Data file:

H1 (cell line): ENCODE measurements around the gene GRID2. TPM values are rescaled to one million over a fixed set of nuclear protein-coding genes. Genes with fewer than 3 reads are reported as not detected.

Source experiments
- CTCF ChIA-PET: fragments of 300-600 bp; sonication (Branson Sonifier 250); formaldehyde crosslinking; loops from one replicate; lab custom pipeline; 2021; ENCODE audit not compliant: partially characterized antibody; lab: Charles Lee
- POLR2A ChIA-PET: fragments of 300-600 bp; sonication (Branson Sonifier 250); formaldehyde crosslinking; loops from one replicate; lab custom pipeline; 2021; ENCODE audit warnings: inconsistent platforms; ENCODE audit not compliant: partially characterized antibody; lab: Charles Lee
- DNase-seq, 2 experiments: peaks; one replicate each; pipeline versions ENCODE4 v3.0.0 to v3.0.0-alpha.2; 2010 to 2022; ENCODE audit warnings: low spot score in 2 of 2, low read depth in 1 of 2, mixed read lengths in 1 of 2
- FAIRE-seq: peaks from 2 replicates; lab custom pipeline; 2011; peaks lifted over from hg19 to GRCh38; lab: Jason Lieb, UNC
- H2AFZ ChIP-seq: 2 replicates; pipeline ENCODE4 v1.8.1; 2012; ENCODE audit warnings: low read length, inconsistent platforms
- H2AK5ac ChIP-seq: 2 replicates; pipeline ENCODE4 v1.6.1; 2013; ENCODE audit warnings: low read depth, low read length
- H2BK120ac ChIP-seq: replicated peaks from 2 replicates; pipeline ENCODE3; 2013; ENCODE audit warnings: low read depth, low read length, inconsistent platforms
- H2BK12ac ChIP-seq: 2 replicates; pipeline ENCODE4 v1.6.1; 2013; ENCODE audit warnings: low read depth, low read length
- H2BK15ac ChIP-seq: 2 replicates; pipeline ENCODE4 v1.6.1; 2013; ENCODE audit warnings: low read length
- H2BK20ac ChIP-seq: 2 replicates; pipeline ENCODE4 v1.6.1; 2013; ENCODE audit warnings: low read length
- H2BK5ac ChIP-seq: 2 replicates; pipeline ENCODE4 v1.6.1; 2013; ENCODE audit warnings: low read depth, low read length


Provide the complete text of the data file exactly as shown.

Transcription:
H1 (cell line): ENCODE measurements around the gene GRID2. TPM values are rescaled to one million over a fixed set of nuclear protein-coding genes. Genes with fewer than 3 reads are reported as not detected.

Source experiments
- CTCF ChIA-PET: fragments of 300-600 bp; sonication (Branson Sonifier 250); formaldehyde crosslinking; loops from one replicate; lab custom pipeline; 2021; ENCODE audit not compliant: partially characterized antibody; lab: Charles Lee
- POLR2A ChIA-PET: fragments of 300-600 bp; sonication (Branson Sonifier 250); formaldehyde crosslinking; loops from one replicate; lab custom pipeline; 2021; ENCODE audit warnings: inconsistent platforms; ENCODE audit not compliant: partially characterized antibody; lab: Charles Lee
- DNase-seq, 2 experiments: peaks; one replicate each; pipeline versions ENCODE4 v3.0.0 to v3.0.0-alpha.2; 2010 to 2022; ENCODE audit warnings: low spot score in 2 of 2, low read depth in 1 of 2, mixed read lengths in 1 of 2
- FAIRE-seq: peaks from 2 replicates; lab custom pipeline; 2011; peaks lifted over from hg19 to GRCh38; lab: Jason Lieb, UNC
- H2AFZ ChIP-seq: 2 replicates; pipeline ENCODE4 v1.8.1; 2012; ENCODE audit warnings: low read length, inconsistent platforms
- H2AK5ac ChIP-seq: 2 replicates; pipeline ENCODE4 v1.6.1; 2013; ENCODE audit warnings: low read depth, low read length
- H2BK120ac ChIP-seq: replicated peaks from 2 replicates; pipeline ENCODE3; 2013; ENCODE audit warnings: low read depth, low read length, inconsistent platforms
- H2BK12ac ChIP-seq: 2 replicates; pipeline ENCODE4 v1.6.1; 2013; ENCODE audit warnings: low read depth, low read length
- H2BK15ac ChIP-seq: 2 replicates; pipeline ENCODE4 v1.6.1; 2013; ENCODE audit warnings: low read length
- H2BK20ac ChIP-seq: 2 replicates; pipeline ENCODE4 v1.6.1; 2013; ENCODE audit warnings: low read length
- H2BK5ac ChIP-seq: 2 replicates; pipeline ENCODE4 v1.6.1; 2013; ENCODE audit warnings: low read depth, low read length